Drought’s grasp tightens in the heartland

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For yet another week, the oppressive drought that has gripped the nation’s midsection continues to reign. Sixty-two percent of the continuous United States is in moderate or worse drought according to latest Drought Monitor report released on Thursday morning.

No drought improvement was noted in many places, especially the states with the highest drought percentages:

 

 

 

Kansas

  • This week: 78 percent in extreme to exceptional drought
  • 7-day rainfall total: 0.01 inch in south-central Kansas to 1.0 inch along the Nebraska border

 

 

 

Nebraska

  • This week: 96 percent in extreme to exceptional drought
  • 7-day rainfall total: 0.01 inch in along the Wyoming and South Dakota borders  to 1.0 inch in eastern Nebraska

 

 

 

South Dakota

  • This week: 63 percent in extreme to exceptional drought
  • 7-day rainfall total: 0.01 inch in central and western South Dakota to 1.0 inch along the Nebraska and Iowa borders

 

 

 

Oklahoma

  • This week: 78 percent in extreme to exceptional drought
  • 7-day rainfall total: 0.01 inch in south-central Kansas to 1.0 inch along the Nebraska border

See how your state is doing here.

Extreme or worse drought now impacts 17 states across the Lower 48 as it expands to states spared in recent weeks from the wrath of the intense dryness. Drought in Texas is quickly growing – 64 percent is in moderate to exceptional drought – and the drought-driven conditions led a violent wind storm on Wednesday that caused a massive dust storm.  According to an ABC News report, the dust storm created “black-out” conditions and caused a 23-vehicle pile-up in western Texas, killing 1 person and injuring another 17. Read more about it here.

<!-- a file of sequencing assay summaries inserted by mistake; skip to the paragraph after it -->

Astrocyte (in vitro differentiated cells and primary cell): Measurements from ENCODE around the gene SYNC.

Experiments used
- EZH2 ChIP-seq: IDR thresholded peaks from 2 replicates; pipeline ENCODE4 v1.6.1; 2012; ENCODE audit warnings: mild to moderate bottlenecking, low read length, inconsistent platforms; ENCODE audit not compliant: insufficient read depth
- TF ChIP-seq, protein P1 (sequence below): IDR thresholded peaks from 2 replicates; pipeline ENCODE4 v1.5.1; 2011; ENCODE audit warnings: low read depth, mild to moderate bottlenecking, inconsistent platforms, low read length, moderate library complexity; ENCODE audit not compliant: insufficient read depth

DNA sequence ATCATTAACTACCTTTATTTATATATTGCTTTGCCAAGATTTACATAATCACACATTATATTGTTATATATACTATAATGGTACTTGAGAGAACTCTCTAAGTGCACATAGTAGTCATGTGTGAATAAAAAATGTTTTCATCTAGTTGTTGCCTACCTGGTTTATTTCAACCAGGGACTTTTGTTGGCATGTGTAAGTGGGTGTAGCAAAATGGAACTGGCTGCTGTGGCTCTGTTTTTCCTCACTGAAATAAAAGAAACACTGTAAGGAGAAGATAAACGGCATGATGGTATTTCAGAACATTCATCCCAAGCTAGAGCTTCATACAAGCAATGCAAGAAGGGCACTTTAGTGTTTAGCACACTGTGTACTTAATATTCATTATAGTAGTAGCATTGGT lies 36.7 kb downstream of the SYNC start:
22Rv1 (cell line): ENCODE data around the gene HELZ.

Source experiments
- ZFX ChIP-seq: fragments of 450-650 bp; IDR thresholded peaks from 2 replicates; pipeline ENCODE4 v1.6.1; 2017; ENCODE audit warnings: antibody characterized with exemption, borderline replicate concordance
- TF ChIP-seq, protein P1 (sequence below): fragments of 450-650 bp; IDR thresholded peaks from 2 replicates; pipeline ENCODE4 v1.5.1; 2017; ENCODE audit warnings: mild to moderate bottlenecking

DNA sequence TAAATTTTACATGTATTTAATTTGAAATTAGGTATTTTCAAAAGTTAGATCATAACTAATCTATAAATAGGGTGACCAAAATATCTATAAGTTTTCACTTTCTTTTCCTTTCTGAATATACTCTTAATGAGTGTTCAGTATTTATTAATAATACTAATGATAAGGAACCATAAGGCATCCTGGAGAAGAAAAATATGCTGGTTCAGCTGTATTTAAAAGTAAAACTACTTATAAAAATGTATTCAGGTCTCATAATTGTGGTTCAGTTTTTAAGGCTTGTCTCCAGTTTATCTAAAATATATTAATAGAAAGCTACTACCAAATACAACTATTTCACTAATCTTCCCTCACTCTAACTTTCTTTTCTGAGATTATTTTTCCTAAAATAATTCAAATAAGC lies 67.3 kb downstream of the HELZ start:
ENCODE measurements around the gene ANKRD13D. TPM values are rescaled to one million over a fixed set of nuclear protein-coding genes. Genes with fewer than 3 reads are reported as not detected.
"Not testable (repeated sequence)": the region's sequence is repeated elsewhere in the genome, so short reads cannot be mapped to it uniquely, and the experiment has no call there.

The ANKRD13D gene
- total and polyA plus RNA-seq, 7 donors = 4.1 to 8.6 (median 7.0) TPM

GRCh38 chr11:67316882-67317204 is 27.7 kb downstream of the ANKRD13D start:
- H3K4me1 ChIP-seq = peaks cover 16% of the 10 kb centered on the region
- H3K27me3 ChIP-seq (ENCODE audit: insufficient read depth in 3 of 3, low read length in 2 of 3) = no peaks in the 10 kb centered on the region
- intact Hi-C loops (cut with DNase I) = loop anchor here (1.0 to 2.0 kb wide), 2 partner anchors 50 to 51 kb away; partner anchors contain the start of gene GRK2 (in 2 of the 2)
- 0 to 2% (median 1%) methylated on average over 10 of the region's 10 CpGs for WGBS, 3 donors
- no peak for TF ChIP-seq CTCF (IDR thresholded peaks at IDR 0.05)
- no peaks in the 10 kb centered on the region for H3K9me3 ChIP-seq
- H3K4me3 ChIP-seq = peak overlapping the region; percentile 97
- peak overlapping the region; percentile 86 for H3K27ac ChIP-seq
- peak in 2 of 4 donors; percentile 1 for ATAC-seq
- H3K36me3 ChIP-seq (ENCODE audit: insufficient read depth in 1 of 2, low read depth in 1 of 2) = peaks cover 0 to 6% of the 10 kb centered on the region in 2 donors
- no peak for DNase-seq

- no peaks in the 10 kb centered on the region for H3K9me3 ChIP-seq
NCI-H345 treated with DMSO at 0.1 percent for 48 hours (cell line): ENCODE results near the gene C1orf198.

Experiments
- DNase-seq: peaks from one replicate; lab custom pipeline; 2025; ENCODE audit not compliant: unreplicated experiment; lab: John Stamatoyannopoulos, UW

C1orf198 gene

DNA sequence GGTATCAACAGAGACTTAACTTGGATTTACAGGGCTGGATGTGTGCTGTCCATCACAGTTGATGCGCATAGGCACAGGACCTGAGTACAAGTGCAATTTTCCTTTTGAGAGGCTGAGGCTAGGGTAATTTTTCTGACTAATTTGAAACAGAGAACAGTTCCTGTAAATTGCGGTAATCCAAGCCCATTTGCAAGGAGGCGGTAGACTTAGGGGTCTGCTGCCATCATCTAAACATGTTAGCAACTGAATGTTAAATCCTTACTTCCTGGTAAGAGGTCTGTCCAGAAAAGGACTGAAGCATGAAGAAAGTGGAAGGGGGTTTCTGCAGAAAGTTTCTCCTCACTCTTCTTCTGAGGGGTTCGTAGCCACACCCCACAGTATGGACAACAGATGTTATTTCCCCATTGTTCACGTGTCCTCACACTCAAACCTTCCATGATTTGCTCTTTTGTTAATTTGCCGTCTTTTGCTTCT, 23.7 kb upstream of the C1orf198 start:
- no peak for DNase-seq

Meanwhile, a snowstorm trekked across the central Plains, affecting Kansas, Nebraska, South Dakota, Iowa, Missouri, and Minnesota before hitting the Great Lakes region. Though the snow is welcomed by many, it will barely make a dent in the precipitation deficit felt in the region. Another wet system is possible next week, but it will undoubtedly fail to bring the drought-busting moisture necessary.

An updated Seasonal Drought Outlook was released on Dec. 20. Forecasters expect persistence drought to continue from North Dakota to Texas and from Missouri to Nevada through the end of March. The report did have some good news – some drought improvement was noted in the Southeast and the central Corn Belt, including Iowa and eastern Missouri.

Some producers may already be nervous about next year’s growing season. However, the University of Illinois urged them to instead that “corn and soybean yields are overwhelmingly determined by summer weather conditions, with July weather being the most important.” Read, “Do recent precipitation deficits tell us about next summer?”  



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